Alex Wong, Getty Last week, Nelly's stop at the Sierra Blanca border in Texas…
- Posted on Feb 10th 2012 3:33PM by Cameron Matthews
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The debate began back in August when the National Academy of Recording Arts and Sciences cut some 52 categories from the Grammy Awards while creating 21. The cuts were supposed to be a consolidation of obsolete categories, but many claim the exclusion has marginalized several different cultural traditions and many artists.
"Under President Neil Portnow's leadership, NARAS has failed in its mission to honor, propagate and nurture all forms of American born music and to educate the general public about all genres, not giving preference to one over the other," National Hispanic Media Coalition's Inez Gonzales said in a press conference. Hispanic and Latin categories were among the most affected with Latin jazz, regional Mexican Tejano, banda and Norteno being cut indefinitely from Grammy consideration.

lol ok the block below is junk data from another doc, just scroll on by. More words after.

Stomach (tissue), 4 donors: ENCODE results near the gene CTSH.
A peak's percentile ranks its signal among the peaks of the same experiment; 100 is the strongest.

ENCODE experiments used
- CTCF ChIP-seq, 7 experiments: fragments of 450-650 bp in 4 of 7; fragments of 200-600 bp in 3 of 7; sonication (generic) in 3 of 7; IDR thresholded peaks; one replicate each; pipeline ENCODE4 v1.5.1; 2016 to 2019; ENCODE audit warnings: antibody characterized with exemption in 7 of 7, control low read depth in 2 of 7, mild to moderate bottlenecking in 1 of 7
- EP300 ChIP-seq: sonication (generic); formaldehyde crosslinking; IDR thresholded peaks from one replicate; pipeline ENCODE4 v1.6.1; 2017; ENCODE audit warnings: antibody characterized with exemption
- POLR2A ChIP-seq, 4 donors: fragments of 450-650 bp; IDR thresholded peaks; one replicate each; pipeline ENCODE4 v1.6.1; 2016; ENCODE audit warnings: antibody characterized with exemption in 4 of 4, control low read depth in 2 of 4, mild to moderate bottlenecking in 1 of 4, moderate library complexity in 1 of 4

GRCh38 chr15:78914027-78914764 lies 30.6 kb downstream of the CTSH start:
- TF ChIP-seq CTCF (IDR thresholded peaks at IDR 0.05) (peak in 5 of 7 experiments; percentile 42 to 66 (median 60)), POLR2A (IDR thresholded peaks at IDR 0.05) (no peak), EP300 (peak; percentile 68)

Rev. Jesse Jackson has also taken a stand against the cuts, calling for a protest of the 2012 Grammys. "Music of all arts should be expansive and inclusive," he told the Associated Press. "So much talent comes from the base of poverty and those in the margins. You limit the base, you miss too much talent."
Even though Jackson has not openly claimed NARAS has a problem with diversity, his presence in this debate will surely make race a driving issue. In 2011, several Latin jazz artists sued the Academy, asserting their categories exclusion from future Grammys has caused irreparable harm.
Other categories cut include Zydeco and Cajun music, best classical crossover, Hawaiian music and separate categories for each sex.
Academy president Portnow spoke to Billboard about the controversy, saying, "We're an open organization where anybody can be a member and join and have a voice and be part of the process. We prefer those [members] that work with us. For those who take a hard line with lawsuits and protests, that's their choice. It wouldn't be my preference as a way to work together."
Latin Jazz artist and Grammy winner Oscar Hernandez (pictured above), music fans and past award-winners will stage a protest from 3:30 to 5PM at Staples Center on the day of the Oscars. Tell us what you think of the category shifts below.